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Will We Listen? Attending to the Shema in Christian Educations

Various Brethren Press PDF

Chapter 4:Layout 15/21/101:11 PMPage 79Will We Listen?Attending to the Shema in Christian EducationJohn David BowmanPerhaps I was an atypical seven-year-old, but I have a vague recollection of a conversation with one of my parents. The haunting words of “Johnny, will you listen to me?” reverberate deep within, triggering a sense that the question was not really a question but rather a statement of exasperation tinged with demand. I seem to recall the sentence was followed by another, “Johnny, didn’t you hear me?” I’m quite confident my parent was not concerned with the function of my auditory nerves. It was a direct reference to something I did not do. I can’t recall the provoking issues aside from my assumption that I was reluctant to provide a parent’s wish fulfillment. I also suspect it was a repeated offense.“Hear, O Israel: The LORD our God, the LORD is one.”1 These are the opening words of an ancient recitation found in the Hebrew Scriptures. You’ll probably recall much of this familiar recitation taken from Deuteronomy 6. Within Judaism, the recitation repeated thrice daily is known as the Shema. The full Shema is comprised of three scriptures (Hertz 769). It is so named because the Hebrew word shema‘, meaning “hear” or “hearken,” begins the first of its three parts.

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Conflict Transformation and the Jacob Saga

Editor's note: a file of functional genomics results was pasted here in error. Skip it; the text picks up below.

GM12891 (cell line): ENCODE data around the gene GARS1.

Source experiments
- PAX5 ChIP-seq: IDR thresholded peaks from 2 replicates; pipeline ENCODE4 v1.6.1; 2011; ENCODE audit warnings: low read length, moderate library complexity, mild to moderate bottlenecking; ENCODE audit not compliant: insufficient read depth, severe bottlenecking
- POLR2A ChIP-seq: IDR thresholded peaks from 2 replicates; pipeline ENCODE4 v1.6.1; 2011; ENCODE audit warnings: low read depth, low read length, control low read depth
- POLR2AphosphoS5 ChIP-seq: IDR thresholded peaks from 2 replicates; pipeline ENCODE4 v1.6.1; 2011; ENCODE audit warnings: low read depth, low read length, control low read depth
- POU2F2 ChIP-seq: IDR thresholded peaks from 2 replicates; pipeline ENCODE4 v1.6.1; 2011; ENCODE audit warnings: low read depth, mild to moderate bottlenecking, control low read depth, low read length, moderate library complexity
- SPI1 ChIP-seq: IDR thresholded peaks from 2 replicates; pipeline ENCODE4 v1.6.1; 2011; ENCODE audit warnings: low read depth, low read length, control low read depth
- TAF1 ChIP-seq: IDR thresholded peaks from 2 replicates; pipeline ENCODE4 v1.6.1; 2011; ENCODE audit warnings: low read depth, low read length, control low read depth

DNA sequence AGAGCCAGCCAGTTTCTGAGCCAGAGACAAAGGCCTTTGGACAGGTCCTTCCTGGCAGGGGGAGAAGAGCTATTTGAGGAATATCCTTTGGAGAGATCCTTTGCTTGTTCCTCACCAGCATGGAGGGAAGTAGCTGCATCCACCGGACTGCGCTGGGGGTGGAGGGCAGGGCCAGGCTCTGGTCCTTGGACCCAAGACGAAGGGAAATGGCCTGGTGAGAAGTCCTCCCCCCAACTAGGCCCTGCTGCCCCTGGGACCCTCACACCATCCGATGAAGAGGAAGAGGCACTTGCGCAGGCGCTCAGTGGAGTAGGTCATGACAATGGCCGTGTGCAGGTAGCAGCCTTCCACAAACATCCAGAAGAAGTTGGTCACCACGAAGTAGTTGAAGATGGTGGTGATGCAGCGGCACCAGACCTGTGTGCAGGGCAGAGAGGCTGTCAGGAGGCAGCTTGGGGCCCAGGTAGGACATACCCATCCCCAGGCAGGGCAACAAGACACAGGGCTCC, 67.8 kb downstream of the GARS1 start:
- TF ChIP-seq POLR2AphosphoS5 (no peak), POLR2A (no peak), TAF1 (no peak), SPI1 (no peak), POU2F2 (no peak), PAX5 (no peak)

Various Brethren Press PDF

Chapter2:Layout 15/21/101:07 PMPage 33Conflict Transformation and the Jacob SagaE u g e n e F. R o o pGenesis 12–50 features some of the best-known and well-loved narratives in the Old Testament. These stories do not portray the lives of our biblical ancestors as pious and peaceful. Quite the opposite, these ancestral sagas tell us about lives painfully punctuated by crisis and conflict. To be sure, their parched and rocky land often provided a match that ignited disputes between and within families. Along with the environment, cultural patterns and family structures also served as catalysts generating episodes of conflict.The cultural importance of offspring intensified Abraham andSarah’s struggle with infertility. This provided a catalyst for conflict between husband and wife, and with others in their community.The leadership role of the firstborn inflamed conflict between the twins, Esau and Jacob. According to the narrative, their battle began in the womb and gained steam as the years went by. Each twin sought to be recognized as the most important man in the family. The arrogant-sounding words directed by the younger